His decision to sell his catalog is part of a recent trend among some top artists, including Bruce Springsteen
, Neil Young
and Stevie Nicks
. (Dylan had previously sold the songwriting portion
of his catalog — which include music and lyrics — to Universal Music Publishing Group for a reported $ 300 million.)
If it seems like these music icons are all rushing to ink deals, you’re right.
“It is a great time to sell, especially last year when capital gains taxes were going to go up under the Biden administration. Everyone was trying to sell before December 31 so it wouldn’t be taxed [as high]. Bob got in under the wire like a lot of these other artists,” Hannah Karp, editorial director at Billboard told CNN. “If artists were ever going to sell their music rights, now is a great moment because they won’t get these prices forever.”
Earlier this month, it was announced that Young had sold a significant portion to his song catalog for $ 150 million to Hipgnosis Song Fund.
Nicks, landed a deal in November for a reported $ 100 million with Primary Wave for her portion of publishing rights to songs including “Edge of Seventeen” and “Landslide.”
Springsteen’s deal with Sony Music in December was valued at a massive $ 550 million for both his recording and songwriting rights. He first signed with Sony’s Columbia Records in 1972, said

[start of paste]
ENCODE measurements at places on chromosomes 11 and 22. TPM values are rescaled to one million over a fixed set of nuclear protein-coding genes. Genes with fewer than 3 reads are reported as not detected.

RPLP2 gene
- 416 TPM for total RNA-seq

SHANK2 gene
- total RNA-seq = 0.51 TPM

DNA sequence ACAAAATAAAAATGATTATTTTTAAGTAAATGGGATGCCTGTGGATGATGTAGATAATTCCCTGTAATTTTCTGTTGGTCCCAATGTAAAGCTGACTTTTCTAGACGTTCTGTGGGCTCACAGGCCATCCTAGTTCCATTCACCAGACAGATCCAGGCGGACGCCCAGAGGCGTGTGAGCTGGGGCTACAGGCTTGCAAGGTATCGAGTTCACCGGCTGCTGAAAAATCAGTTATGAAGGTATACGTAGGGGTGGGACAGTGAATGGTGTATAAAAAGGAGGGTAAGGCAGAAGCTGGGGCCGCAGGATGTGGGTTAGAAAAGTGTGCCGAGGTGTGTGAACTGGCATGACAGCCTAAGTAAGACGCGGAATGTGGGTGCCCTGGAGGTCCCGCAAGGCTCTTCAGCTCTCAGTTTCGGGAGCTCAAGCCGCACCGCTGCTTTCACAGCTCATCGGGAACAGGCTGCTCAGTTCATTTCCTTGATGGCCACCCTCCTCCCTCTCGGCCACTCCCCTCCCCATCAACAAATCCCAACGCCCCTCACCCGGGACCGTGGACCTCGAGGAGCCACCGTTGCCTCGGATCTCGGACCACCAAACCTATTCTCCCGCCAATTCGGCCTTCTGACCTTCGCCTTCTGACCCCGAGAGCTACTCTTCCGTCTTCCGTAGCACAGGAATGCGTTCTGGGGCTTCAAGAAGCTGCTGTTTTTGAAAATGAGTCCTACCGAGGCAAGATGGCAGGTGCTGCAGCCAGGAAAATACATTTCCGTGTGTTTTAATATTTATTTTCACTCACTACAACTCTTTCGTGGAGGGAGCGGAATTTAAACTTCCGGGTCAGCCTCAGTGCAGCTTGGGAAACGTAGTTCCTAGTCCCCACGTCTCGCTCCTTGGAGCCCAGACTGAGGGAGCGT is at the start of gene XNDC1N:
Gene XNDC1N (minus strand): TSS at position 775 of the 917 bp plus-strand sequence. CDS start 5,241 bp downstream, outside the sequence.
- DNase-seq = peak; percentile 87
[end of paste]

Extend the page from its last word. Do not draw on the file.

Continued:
in a statement at the time of the sale he was “thrilled” that his legacy would continued to be cared for “by the company and people I know and trust.”
For some artists, the decision to sell now could also be part of planning ahead for their families.
“A lot of the artists that are selling their catalogs are getting to a point in their lives where they are planning their estates, sort of planning for the future and they are at a point in their lives where it makes sense to sell their music to provide for their families,” Karp said, noting that Dylan turned 80 in May.
While not as common, some younger artists are also making catalog deals.
Imagine Dragons sold their catalog to Concord Music Publishing in August. This month, Shakira stuck a deal with Hipgnosis Songs Fund
for her entire catalog, which includes hits like “Hips Don’t Lie,” “Whenever, Wherever,” and “She Wolf.”
Other artists, like Taylor Swift,
are fighting to maintain creative control and publishing rights to their music — and, Karp said, selling now isn’t the right move for every artist.
“If you’re a young artist and blow the big chunk of money and then you get into your older years and you don’t have any income coming in, you’ll probably regret it,” Karp said. “Owning music assets is like owning a retirement fund.”
Basically, these days good music, according to Karp, is simply good business.
“The music business is driven by streaming which is a steady and growing income source, it’s not like the old days when you put a CD on the market and it was unpredictable how many copies you would sell. The record labels are making money from streaming subscriptions,” Karp said, adding, “Because interest rates are very low right now, investors have been looking for places to park their money that will offer higher returns than the going interest rate. As long as interest rates stay relatively low, music assets are a pretty attractive return.”